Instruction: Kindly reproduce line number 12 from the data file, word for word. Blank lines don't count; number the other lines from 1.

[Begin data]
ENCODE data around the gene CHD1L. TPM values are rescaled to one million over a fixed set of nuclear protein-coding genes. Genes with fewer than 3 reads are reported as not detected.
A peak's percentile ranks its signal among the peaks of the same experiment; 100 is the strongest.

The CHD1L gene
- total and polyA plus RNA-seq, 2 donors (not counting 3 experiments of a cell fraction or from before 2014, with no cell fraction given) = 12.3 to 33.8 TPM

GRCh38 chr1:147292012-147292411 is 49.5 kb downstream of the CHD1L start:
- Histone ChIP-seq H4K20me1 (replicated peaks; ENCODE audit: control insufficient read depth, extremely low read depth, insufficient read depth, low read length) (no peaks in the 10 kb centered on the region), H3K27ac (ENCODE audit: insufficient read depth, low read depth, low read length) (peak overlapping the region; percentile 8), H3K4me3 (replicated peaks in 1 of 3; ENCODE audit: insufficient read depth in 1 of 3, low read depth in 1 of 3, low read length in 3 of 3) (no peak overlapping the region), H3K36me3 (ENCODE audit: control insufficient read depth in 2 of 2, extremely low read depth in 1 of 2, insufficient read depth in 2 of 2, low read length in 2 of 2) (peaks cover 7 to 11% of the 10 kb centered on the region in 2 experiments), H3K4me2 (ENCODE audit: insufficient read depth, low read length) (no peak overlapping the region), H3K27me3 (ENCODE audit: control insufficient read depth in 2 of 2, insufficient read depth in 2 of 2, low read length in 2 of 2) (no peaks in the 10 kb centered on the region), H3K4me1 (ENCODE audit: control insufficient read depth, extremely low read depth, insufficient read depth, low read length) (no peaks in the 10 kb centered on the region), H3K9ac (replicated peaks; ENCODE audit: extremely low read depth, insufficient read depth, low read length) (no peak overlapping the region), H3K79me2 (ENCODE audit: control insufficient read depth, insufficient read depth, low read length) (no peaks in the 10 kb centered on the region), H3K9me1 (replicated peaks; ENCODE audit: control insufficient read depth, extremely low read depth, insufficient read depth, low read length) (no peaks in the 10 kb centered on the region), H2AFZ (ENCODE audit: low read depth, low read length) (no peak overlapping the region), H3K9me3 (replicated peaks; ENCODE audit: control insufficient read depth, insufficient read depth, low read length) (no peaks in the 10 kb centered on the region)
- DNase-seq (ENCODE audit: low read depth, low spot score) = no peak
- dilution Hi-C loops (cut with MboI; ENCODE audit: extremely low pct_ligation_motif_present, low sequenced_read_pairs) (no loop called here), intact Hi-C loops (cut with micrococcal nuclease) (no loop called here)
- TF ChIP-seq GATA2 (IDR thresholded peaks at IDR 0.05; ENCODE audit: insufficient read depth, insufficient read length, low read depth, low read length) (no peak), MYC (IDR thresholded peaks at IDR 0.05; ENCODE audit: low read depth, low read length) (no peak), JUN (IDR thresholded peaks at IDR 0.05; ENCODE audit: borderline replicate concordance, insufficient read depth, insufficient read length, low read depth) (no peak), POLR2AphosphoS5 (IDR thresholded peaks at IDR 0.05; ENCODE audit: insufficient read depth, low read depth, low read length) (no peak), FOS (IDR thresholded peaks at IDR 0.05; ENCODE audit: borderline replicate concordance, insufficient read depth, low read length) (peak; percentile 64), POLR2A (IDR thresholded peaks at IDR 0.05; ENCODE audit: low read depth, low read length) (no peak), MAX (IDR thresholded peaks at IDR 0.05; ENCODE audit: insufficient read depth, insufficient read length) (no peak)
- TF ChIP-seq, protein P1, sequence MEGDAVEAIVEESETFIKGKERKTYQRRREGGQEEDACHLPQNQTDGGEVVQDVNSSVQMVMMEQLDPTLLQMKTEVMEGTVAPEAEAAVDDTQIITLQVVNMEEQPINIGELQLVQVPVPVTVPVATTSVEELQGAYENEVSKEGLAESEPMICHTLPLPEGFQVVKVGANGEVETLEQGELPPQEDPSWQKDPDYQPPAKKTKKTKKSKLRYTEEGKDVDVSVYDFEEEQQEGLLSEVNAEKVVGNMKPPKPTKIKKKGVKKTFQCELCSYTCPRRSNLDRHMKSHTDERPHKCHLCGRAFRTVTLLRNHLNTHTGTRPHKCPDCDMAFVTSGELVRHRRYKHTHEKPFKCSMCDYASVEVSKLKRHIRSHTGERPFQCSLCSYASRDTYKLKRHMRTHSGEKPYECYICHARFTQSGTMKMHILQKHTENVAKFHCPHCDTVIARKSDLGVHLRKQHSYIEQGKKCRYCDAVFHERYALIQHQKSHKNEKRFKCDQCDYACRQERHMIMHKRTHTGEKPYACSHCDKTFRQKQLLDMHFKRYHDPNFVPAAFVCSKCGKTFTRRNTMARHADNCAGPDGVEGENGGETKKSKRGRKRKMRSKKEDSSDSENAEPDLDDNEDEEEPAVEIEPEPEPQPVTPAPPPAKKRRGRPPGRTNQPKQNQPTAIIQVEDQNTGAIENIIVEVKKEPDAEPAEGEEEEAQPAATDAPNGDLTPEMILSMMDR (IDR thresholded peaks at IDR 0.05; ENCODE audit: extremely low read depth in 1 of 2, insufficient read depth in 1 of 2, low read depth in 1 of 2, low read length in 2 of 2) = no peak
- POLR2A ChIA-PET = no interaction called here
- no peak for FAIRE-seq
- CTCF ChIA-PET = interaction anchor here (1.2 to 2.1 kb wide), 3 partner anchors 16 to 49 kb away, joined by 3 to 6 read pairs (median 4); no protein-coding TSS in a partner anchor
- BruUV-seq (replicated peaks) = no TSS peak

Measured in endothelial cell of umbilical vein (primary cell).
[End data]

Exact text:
- no peak for FAIRE-seq